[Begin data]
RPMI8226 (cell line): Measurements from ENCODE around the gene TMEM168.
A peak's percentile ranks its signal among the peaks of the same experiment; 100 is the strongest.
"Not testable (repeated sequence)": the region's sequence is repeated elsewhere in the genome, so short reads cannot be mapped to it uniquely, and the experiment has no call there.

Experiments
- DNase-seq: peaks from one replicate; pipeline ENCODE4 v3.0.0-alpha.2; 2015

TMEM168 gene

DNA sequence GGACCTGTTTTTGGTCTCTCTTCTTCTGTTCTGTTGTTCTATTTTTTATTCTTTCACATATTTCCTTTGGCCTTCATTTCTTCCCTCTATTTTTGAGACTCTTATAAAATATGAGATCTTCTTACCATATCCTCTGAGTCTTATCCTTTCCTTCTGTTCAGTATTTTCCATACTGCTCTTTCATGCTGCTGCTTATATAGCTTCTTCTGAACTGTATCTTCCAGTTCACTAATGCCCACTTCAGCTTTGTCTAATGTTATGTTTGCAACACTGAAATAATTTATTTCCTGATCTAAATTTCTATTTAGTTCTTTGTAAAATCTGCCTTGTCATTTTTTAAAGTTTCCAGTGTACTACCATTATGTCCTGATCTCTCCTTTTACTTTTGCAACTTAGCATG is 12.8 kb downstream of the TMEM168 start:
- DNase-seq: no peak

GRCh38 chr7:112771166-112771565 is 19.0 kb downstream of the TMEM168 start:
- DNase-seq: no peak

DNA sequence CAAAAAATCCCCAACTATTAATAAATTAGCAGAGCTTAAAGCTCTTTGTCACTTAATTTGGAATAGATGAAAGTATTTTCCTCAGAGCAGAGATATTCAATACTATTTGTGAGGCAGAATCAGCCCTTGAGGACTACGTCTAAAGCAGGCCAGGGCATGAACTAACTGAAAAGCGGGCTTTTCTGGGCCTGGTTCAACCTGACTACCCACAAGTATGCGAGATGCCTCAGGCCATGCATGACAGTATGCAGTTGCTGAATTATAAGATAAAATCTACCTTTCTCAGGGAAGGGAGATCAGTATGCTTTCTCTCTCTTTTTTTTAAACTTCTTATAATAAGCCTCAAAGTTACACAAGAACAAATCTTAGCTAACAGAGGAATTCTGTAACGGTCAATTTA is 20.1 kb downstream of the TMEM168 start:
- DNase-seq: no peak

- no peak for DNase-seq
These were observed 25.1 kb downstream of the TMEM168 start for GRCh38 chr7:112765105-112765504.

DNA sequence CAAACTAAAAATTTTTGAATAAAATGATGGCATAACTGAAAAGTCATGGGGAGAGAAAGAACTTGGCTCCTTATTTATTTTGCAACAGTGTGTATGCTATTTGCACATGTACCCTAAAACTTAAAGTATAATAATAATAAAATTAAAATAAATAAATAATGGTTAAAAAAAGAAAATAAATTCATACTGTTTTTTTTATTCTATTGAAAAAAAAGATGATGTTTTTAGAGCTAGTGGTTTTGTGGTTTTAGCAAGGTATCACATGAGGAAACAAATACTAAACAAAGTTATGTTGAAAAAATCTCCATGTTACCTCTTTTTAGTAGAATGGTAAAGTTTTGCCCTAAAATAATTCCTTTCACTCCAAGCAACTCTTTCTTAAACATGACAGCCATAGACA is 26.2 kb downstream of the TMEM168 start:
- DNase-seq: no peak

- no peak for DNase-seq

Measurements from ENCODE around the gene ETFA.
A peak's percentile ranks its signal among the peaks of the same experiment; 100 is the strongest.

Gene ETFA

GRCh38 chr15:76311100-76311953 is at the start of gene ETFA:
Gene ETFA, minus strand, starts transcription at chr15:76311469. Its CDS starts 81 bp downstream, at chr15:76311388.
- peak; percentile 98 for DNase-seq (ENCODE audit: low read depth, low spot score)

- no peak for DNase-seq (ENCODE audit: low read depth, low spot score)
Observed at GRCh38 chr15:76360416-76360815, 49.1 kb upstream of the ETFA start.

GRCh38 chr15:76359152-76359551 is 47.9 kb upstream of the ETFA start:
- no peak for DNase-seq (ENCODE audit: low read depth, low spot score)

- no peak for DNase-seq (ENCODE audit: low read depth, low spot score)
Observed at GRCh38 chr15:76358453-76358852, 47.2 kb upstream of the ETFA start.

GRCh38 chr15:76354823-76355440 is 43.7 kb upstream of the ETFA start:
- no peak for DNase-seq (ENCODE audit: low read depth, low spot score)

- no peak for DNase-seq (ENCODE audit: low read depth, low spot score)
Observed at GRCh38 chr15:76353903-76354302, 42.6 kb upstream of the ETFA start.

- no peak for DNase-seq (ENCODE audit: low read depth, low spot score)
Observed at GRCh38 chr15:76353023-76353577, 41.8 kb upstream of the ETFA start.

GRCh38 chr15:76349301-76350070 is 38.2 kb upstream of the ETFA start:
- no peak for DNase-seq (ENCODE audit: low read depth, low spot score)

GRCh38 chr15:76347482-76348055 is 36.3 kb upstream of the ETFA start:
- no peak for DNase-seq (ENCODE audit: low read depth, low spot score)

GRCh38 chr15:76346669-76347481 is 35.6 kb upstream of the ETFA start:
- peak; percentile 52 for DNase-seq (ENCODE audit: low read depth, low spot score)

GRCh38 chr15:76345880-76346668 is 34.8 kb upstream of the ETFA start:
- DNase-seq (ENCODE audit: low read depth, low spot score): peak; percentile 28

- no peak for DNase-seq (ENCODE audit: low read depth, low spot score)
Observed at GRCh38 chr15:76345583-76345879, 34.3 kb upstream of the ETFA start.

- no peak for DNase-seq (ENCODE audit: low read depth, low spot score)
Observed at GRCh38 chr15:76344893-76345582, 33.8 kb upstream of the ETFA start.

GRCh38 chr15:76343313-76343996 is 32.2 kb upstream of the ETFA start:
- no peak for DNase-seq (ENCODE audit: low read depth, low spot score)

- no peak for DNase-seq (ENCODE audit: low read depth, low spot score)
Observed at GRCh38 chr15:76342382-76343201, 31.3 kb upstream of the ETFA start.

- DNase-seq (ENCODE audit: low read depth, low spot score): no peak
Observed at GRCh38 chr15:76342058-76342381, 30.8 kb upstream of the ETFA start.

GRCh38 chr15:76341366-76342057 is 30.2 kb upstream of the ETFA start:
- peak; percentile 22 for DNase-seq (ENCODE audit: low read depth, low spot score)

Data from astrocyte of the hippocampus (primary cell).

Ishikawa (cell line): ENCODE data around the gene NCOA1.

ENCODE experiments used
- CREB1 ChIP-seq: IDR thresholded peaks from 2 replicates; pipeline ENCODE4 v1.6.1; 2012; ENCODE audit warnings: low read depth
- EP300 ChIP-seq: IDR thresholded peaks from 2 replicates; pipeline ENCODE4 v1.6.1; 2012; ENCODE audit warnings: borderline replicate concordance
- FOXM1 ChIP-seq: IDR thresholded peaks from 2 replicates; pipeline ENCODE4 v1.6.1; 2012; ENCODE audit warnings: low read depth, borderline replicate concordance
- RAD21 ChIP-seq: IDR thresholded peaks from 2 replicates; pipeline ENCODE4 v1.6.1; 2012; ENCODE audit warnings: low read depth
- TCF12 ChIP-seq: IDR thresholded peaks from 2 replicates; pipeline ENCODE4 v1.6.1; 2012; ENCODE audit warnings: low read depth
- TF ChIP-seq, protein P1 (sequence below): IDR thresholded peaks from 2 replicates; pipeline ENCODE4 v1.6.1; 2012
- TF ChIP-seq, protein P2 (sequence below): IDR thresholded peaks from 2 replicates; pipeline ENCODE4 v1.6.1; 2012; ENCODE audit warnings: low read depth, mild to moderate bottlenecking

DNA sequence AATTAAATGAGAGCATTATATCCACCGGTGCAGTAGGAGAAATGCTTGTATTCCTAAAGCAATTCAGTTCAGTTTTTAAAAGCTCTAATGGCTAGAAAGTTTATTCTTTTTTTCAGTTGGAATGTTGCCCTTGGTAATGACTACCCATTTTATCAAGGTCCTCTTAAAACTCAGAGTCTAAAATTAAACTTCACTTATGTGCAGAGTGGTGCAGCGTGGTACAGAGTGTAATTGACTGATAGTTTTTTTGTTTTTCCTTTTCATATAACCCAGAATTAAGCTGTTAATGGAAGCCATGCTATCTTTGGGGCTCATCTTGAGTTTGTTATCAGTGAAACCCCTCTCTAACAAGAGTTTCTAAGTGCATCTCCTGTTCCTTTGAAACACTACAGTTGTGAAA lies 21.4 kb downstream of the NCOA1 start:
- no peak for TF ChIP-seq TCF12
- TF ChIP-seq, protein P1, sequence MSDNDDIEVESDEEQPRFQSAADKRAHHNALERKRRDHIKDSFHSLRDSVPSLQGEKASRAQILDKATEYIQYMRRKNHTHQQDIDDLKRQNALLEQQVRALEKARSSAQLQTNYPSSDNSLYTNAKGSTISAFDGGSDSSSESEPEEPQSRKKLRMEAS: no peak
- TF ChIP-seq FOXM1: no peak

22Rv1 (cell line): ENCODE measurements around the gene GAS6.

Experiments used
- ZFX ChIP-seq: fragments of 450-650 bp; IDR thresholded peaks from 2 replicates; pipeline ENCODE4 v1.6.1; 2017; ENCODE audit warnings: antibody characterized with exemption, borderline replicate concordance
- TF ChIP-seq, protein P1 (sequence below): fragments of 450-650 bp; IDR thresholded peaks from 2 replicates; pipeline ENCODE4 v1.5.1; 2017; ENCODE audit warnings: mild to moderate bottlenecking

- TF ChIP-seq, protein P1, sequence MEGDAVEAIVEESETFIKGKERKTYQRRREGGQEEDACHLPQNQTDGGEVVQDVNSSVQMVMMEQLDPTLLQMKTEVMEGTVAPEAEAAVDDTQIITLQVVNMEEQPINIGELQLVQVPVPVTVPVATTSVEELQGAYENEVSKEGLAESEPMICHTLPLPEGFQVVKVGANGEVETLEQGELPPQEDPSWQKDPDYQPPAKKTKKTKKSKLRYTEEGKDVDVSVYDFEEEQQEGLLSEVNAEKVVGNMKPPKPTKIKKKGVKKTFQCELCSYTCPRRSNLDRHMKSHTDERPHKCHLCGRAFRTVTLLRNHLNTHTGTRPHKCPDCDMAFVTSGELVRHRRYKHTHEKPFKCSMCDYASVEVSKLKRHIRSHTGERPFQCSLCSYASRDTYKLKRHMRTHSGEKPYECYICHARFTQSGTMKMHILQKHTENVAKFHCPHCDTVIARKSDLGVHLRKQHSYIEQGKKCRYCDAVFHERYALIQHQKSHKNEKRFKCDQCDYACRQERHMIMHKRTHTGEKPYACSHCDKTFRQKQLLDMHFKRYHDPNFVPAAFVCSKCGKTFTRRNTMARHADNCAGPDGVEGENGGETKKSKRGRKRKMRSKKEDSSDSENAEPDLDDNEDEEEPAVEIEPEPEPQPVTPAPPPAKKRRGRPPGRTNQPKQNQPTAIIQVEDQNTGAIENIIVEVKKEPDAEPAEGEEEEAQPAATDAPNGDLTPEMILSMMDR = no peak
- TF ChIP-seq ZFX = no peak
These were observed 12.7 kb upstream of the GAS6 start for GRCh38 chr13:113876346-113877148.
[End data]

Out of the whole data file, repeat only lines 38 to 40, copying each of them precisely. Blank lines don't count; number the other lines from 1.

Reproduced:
GRCh38 chr15:76347482-76348055 is 36.3 kb upstream of the ETFA start:
- no peak for DNase-seq (ENCODE audit: low read depth, low spot score)

GRCh38 chr15:76346669-76347481 is 35.6 kb upstream of the ETFA start: